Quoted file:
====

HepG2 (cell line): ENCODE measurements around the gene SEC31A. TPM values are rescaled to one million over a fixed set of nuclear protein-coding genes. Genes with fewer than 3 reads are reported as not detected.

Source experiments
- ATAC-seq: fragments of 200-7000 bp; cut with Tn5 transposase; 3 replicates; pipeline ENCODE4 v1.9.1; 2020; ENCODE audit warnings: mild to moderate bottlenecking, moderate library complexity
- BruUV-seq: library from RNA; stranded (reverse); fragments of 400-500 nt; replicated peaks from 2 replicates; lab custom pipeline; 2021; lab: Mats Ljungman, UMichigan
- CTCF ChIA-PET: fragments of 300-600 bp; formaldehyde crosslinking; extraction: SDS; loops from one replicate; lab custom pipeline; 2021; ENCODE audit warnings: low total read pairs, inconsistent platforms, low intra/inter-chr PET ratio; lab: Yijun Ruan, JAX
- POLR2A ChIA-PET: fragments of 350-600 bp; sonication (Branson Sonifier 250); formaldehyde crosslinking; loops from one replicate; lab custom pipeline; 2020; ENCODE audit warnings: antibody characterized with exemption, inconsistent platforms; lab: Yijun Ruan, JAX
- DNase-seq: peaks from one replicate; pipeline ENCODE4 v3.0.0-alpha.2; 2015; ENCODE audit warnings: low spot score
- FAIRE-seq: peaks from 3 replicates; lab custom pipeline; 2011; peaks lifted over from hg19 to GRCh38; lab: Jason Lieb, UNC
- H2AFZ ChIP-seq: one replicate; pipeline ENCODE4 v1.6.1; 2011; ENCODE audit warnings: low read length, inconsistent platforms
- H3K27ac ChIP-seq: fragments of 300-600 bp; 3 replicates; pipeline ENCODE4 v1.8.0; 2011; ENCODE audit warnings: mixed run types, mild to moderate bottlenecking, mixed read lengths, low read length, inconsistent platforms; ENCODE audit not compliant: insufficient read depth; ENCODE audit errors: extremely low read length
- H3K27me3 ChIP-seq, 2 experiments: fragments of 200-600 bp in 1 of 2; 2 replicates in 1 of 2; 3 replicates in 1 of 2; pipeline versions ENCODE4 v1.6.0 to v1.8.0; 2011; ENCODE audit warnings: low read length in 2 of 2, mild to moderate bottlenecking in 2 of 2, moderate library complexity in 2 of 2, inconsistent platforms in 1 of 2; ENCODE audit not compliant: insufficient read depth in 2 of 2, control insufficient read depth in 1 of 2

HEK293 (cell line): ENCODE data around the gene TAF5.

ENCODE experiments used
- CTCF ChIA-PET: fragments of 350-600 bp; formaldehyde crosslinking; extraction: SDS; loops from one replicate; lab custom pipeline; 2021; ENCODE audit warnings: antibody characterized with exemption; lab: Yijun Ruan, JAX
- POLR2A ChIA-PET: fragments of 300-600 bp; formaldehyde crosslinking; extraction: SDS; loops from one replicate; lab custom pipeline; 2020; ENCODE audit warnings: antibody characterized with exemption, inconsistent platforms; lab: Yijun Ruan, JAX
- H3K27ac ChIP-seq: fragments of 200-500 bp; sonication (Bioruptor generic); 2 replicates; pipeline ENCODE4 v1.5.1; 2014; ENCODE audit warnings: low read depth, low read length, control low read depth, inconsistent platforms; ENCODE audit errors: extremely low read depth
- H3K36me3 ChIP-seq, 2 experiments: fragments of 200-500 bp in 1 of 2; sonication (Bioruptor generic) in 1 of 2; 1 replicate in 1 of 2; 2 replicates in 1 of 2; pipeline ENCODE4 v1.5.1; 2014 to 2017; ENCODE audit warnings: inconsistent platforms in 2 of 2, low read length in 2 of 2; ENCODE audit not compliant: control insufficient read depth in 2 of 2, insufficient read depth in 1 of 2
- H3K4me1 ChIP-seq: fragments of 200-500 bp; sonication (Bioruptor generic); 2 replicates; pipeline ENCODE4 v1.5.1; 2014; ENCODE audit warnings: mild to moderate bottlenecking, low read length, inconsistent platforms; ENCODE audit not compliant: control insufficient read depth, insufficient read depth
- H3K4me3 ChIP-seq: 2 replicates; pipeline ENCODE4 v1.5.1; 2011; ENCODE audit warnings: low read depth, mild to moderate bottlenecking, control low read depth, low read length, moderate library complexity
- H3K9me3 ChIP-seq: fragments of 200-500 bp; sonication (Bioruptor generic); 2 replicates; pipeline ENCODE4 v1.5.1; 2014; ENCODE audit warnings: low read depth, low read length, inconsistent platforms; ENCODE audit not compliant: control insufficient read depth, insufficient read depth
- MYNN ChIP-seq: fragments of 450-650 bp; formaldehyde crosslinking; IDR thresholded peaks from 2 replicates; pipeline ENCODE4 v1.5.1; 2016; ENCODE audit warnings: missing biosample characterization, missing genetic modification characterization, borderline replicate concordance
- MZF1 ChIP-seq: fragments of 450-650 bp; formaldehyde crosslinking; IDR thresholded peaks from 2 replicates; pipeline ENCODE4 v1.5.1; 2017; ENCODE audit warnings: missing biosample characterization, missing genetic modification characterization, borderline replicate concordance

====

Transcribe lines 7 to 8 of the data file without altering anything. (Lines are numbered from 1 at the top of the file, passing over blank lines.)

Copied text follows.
- DNase-seq: peaks from one replicate; pipeline ENCODE4 v3.0.0-alpha.2; 2015; ENCODE audit warnings: low spot score
- FAIRE-seq: peaks from 3 replicates; lab custom pipeline; 2011; peaks lifted over from hg19 to GRCh38; lab: Jason Lieb, UNC